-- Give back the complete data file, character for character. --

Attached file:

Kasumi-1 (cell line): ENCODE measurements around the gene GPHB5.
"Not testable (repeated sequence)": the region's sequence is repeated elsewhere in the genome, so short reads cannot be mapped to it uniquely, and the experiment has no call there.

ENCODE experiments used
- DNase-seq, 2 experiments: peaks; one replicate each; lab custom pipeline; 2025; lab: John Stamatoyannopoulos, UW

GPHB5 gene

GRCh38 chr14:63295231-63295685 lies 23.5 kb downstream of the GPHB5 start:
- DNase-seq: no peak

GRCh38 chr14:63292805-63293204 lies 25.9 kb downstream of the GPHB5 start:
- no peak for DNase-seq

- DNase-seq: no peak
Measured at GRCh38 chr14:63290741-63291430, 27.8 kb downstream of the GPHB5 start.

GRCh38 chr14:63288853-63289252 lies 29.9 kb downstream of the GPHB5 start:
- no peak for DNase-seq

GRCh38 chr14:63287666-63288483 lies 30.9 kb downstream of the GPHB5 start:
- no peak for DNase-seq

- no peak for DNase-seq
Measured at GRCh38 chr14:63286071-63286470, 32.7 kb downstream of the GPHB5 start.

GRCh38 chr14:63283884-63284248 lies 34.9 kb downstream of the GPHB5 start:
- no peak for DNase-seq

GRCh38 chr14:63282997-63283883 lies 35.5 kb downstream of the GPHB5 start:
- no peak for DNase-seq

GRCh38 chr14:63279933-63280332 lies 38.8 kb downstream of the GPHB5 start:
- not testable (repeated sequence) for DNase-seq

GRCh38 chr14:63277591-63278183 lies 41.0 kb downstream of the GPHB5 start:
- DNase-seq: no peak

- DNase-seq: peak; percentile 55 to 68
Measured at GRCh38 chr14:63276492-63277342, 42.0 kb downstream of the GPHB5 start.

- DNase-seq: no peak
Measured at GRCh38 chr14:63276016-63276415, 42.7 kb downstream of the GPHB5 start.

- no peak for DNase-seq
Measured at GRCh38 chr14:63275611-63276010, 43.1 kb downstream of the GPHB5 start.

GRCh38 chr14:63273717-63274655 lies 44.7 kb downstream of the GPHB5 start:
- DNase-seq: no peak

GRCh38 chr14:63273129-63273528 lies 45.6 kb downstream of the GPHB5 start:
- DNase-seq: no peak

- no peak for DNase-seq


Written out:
Kasumi-1 (cell line): ENCODE measurements around the gene GPHB5.
"Not testable (repeated sequence)": the region's sequence is repeated elsewhere in the genome, so short reads cannot be mapped to it uniquely, and the experiment has no call there.

ENCODE experiments used
- DNase-seq, 2 experiments: peaks; one replicate each; lab custom pipeline; 2025; lab: John Stamatoyannopoulos, UW

GPHB5 gene

GRCh38 chr14:63295231-63295685 lies 23.5 kb downstream of the GPHB5 start:
- DNase-seq: no peak

GRCh38 chr14:63292805-63293204 lies 25.9 kb downstream of the GPHB5 start:
- no peak for DNase-seq

- DNase-seq: no peak
Measured at GRCh38 chr14:63290741-63291430, 27.8 kb downstream of the GPHB5 start.

GRCh38 chr14:63288853-63289252 lies 29.9 kb downstream of the GPHB5 start:
- no peak for DNase-seq

GRCh38 chr14:63287666-63288483 lies 30.9 kb downstream of the GPHB5 start:
- no peak for DNase-seq

- no peak for DNase-seq
Measured at GRCh38 chr14:63286071-63286470, 32.7 kb downstream of the GPHB5 start.

GRCh38 chr14:63283884-63284248 lies 34.9 kb downstream of the GPHB5 start:
- no peak for DNase-seq

GRCh38 chr14:63282997-63283883 lies 35.5 kb downstream of the GPHB5 start:
- no peak for DNase-seq

GRCh38 chr14:63279933-63280332 lies 38.8 kb downstream of the GPHB5 start:
- not testable (repeated sequence) for DNase-seq

GRCh38 chr14:63277591-63278183 lies 41.0 kb downstream of the GPHB5 start:
- DNase-seq: no peak

- DNase-seq: peak; percentile 55 to 68
Measured at GRCh38 chr14:63276492-63277342, 42.0 kb downstream of the GPHB5 start.

- DNase-seq: no peak
Measured at GRCh38 chr14:63276016-63276415, 42.7 kb downstream of the GPHB5 start.

- no peak for DNase-seq
Measured at GRCh38 chr14:63275611-63276010, 43.1 kb downstream of the GPHB5 start.

GRCh38 chr14:63273717-63274655 lies 44.7 kb downstream of the GPHB5 start:
- DNase-seq: no peak

GRCh38 chr14:63273129-63273528 lies 45.6 kb downstream of the GPHB5 start:
- DNase-seq: no peak

- no peak for DNase-seq